Just a funky little Wednesday night house party. Everybody was his own guest of honor, his own entertainment, jamming in the aisles of Cap Centre as those avatars of funk itself, Parliament/Funkadelic, jammed on stage.
The hall was packed with people who turned out to take part in the show as much as to observe it, to drain the band of its energy while expending all of their own in a massive and frenzied exchange. The show was everything the largely teen-aged audience hoped for, and probably, everything their parents could have worried about.
You have to be "a little crazy" to do a night on the town with P/F in the first place. The band, with as many as 26 players, dancers, singers and actors on the stage at once, looks like it escaped from Ringling Bros. Decked out in early "Lost in Space" attire, they are, well, in a word, esoteric.
Ditto that for the last few album titles: The Mothership Connection. The Clones of Dr. Funkenstein. Funkentelenchy vs. the Pacebo Syndrome. The Motor Booty Affair. All meaningless pharases to the outsider, but part of an on-going scenario of intrigue, music and fantasy to loyal P/F fans.
It was a cult party. Arema aisles littered with tripped-out, blissed-out, decked-out bodies -- all chanting the words to each and every song from deep within their special galaxy.
Girls danced with girls, boys with boys, couples with each other and total strangers, in a flash of instant intimacy, joined forces.
"This, shouted a dancing, teen-aged girl, never missing a beat, "isn't something you can explain. You don't pick it apart, you just dive in."
Everybody lights up something at concerts. A book of matches, a flick of the Bic, or, in one girl's case, a silver-plated candelabrum ("Oh God, don't tell my mother.") But at P/F shows, the flashlight is the thing. Maybe thousands filled the hall.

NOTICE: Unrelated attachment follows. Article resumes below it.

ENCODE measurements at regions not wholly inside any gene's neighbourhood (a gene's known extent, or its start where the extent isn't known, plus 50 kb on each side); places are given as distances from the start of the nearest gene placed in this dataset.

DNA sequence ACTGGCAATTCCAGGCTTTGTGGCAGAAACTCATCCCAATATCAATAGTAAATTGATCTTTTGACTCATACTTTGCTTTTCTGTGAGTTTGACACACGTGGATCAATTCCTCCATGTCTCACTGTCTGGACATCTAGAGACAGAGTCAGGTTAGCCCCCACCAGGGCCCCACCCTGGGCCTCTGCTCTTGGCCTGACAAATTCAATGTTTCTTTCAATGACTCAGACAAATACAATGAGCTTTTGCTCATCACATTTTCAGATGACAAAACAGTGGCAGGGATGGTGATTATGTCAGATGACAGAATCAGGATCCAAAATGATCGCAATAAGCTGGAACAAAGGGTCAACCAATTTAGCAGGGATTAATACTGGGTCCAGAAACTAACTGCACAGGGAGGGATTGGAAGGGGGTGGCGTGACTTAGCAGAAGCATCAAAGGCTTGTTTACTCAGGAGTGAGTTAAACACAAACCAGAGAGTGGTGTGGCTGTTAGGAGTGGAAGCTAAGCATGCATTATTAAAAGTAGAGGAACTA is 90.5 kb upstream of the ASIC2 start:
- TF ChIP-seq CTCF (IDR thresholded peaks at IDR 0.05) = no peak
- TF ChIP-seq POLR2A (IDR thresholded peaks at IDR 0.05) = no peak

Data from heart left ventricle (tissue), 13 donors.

"You gotta be ready for IT," one girl, who had a flashlight tucked into the center of her well-filled red Lurex tube top, screamed as explanation.
"It," of course, is P/F's number "Flashlight", which is all about guess what? But the band saved the best for last, and, in anticipation, the flashlights, night lights, strobe lights and even "Star Wars" force beams (vivid green or day-glo pink), flickered intermittently.
Four hours of nonstop dancing, smoking, drinking and partying moved toward the end they'd all been waiting for.
"Got to party, D.C.!" Funkadelic leader Gary Schider yells at the crowd as the familiar first bars of "Flashlight" fill the air. The house went wild. The tremor of nearly 12,000 people with flashlights leaping to their feet at once shakes the floor like an earthquake.
The girl with the candelabrum lit all six white candles and raised them high above her head. Everybody around her, everybody in the room, knew the words to this one as they sand, screamed, danced and stamped their feet.
At the end, the spent partiers dancing right out the doors as the house lights came up. No one had to tell them the gig was over. This is one act that has no encore.